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8,000 is a good rpm. 6,000 is a good cruising change too. what would help us is if you posted the approximate RPMs that you are shifting at. we'll take it from there.
 

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Would that mean changing below 6k is not needed, would it make the engine bog down? 8k seems high but the again it redlines at like 15k so halfway does sound pretty good. I don't have a bike..I'm just talking out of my ass
:bitchslap:
Mike
 

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lol, well your ass seems to know a lot. changing below 6k is just fine, but if not before, than 6k is a good time. it won't bog at all unless you're going pretty slow and in a much higher gear than necessary.

I don't have a bike..I'm just talking out of my ass
no bike, huh? ya getting one?
 

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if the police are behind you stay under 5000
 

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Your owner's manual recommends changing gears at 5 specified speeds. I don't feel like going out to my garage to get the manual right now. I believe the manual states that you should change from 1st to 2nd at 12 mph. Then once you hit 37 mph, you should be in 6th gear.
 

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KoCo said:
i change gear at like 3.000 and im on 6th gear at maybe 28-30 mph.
Are you messing with us man? I'll have my guido cousins busts some kneecaps.

If you really wanted to, you could just ride in 2nd and never have to go up. It really depends how you ride. If you need to move quickly, but not necessarily speeding, you'll hold the revs longer.

Don't worry about looking at the tach, If you're hitting above 10k, you'll definitely know. Just like driving a car, you get the feeling on when to shift based on the feeling if you're jamming or cruising. Just pay attention to the road.
 

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More importantly what rev do you change gears when there is an r6 next to you coming off a stop light?
 

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3k is a bit low man. like said by others: you can kill your battery that way. and lowzx3on17s is right, even 5k is a bit low, but that's why 6k is OK for cruising. just my .02 but you should be changing when it feels like it needs to be changed, not by your speed or your tach. you'll feel it. :mrgreen:
 

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7K has been my rule for sportbikes, both FI and carburator ones. I keep it between 6 and 8 when cruising. I am not agressive, neither I give a sh*t about drag racing any R6s off the traffic light. I just don't wanna give my engine the hard time. You can feel it running freely or being hesitant. Not bogging down, just hesitant, which is bad enough IMO. I am not talking about rocket acceleration in the five-digit area, but the engine shouldn't hesitate. It's putting some strain on it just like it would on your legs cycling uphill in the wrong gear. If your muscles are strong enough you'd be able to hammer the bicycle pedals, but what if your bones aren't strong enough for yout leg muscles? Engines go through extensive R&D and testing, so their "muscles" match the "bone strength", but still: that strain is bad. I am not a mechanic it's just my private opinion. The myth about RPMs is quite old. The gas mileage would suffer for sure as you open your throttle more to overcome that engine hesitation. Our small hi-revving engine relies primarily on kinetic energy, not torque.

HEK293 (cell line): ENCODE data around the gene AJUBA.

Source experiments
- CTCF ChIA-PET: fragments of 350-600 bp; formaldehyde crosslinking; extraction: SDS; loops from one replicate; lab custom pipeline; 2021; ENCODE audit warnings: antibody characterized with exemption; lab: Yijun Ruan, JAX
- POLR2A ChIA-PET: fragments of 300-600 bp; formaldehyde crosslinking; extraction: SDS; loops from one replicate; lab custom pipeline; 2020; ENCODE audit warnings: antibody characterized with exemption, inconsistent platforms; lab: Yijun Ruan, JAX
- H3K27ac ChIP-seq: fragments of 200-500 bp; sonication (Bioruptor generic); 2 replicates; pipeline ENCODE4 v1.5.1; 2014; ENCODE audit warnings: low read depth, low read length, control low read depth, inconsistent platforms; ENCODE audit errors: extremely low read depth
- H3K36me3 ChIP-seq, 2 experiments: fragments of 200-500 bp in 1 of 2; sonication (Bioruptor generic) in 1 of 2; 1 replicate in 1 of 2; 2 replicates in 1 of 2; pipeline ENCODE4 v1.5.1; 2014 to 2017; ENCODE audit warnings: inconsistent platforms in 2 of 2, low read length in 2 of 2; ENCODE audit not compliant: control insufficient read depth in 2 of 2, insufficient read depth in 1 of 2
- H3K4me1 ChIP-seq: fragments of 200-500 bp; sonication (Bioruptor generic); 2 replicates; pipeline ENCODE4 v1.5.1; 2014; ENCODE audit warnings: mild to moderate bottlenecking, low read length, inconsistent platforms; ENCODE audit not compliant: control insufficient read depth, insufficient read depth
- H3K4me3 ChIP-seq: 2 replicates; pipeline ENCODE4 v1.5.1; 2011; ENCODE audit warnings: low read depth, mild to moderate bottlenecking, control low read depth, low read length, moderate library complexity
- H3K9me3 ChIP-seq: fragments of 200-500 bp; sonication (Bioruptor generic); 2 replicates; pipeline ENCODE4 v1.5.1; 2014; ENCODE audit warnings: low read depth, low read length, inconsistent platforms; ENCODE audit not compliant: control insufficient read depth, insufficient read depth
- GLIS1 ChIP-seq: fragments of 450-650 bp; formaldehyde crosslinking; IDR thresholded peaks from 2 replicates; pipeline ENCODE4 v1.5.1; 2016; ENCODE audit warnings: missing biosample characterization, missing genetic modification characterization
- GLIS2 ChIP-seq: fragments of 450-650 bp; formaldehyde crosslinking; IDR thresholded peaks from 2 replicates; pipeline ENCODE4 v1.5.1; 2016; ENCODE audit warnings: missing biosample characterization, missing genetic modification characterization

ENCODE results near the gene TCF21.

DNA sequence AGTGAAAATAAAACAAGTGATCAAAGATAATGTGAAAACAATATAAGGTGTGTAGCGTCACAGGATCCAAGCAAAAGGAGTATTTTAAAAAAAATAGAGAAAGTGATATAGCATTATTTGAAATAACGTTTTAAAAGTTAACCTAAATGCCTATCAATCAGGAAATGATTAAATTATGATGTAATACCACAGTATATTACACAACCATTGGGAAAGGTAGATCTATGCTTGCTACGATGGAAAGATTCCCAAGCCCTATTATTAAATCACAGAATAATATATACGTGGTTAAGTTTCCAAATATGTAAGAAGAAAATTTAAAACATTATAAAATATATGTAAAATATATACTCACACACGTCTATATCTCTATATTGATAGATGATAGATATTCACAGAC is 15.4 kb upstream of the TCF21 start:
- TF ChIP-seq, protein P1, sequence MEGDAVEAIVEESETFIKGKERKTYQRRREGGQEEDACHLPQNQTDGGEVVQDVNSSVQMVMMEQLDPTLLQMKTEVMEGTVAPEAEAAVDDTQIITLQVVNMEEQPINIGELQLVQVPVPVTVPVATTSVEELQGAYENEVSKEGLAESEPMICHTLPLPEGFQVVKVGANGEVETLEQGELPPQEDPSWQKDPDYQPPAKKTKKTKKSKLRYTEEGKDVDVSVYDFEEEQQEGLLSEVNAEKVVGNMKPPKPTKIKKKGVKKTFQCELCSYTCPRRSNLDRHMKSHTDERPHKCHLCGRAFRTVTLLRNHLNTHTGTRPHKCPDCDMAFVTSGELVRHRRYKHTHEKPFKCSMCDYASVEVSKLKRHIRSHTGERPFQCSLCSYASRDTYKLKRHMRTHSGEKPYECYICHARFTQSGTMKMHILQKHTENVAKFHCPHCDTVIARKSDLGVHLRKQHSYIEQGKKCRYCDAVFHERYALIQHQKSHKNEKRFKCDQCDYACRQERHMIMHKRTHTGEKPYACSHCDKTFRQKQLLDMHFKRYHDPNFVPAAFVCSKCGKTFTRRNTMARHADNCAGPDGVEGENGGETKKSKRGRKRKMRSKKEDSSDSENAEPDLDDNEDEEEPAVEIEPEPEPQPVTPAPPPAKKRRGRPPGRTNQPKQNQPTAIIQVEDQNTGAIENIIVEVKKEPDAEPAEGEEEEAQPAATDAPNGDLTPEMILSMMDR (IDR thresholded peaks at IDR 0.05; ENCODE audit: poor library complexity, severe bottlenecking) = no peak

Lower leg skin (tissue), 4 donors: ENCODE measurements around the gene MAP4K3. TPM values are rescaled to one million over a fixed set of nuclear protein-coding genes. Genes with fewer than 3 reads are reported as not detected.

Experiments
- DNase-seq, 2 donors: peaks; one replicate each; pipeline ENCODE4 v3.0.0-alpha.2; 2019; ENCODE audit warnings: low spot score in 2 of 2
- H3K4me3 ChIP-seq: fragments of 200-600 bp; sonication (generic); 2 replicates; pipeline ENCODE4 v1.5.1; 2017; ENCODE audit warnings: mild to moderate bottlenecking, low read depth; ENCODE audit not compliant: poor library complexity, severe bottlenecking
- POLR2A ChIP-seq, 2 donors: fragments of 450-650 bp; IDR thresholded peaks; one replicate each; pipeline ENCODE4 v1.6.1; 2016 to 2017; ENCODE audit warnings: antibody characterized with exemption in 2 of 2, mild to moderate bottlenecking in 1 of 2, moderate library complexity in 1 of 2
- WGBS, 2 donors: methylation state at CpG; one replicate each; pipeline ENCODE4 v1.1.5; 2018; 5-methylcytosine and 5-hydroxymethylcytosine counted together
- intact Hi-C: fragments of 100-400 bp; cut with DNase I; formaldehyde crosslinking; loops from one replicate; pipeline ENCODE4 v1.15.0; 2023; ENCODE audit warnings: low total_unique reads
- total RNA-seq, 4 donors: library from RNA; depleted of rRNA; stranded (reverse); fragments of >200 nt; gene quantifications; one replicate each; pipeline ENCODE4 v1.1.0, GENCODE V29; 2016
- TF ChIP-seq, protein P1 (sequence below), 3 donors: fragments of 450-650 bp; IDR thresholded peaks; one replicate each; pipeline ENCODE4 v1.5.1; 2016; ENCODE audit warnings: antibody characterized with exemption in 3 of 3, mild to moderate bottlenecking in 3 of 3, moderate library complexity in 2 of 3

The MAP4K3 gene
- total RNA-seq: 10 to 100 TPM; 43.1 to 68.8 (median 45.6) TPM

The bottom line is every engine has its own optimal shifting RPMs. It was 2K for my old 325e which stands for "economical", but it's 5K in my M3 because it's made this way. Otherwise its somewhat unintelligent semi-automated hydraulic shifter would jerk the car. Every transmission has that spot when the speeds equalize. Try to upshift your RR without the clutch and you'll see it's quite high: around 8K or so. That's the ideal shifting speed for me. You can relax it a little when cruising, but not more than 2K.

More experienced mechanics are welcome to correct my numbers. The ones published in the Honda manual are incorrect. I think those shifting speeds were put there intentionally along with other formal junk to satisfy environazzies.
 

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The ones published in the Honda manual are incorrect. I think those shifting speeds were put there intentionally along with other formal junk to satisfy environazzies.
+1 to that mofo. that's how i feel about it. it's just there to make sure they cover their asses and tell you how it "should" be done. :bitchslap:
 

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Just my .02 but I thought those recommended shifting speeds by Honda were in there for your best fuel economy. If you stay in those limits, you'll get the best fuel consumption.
 
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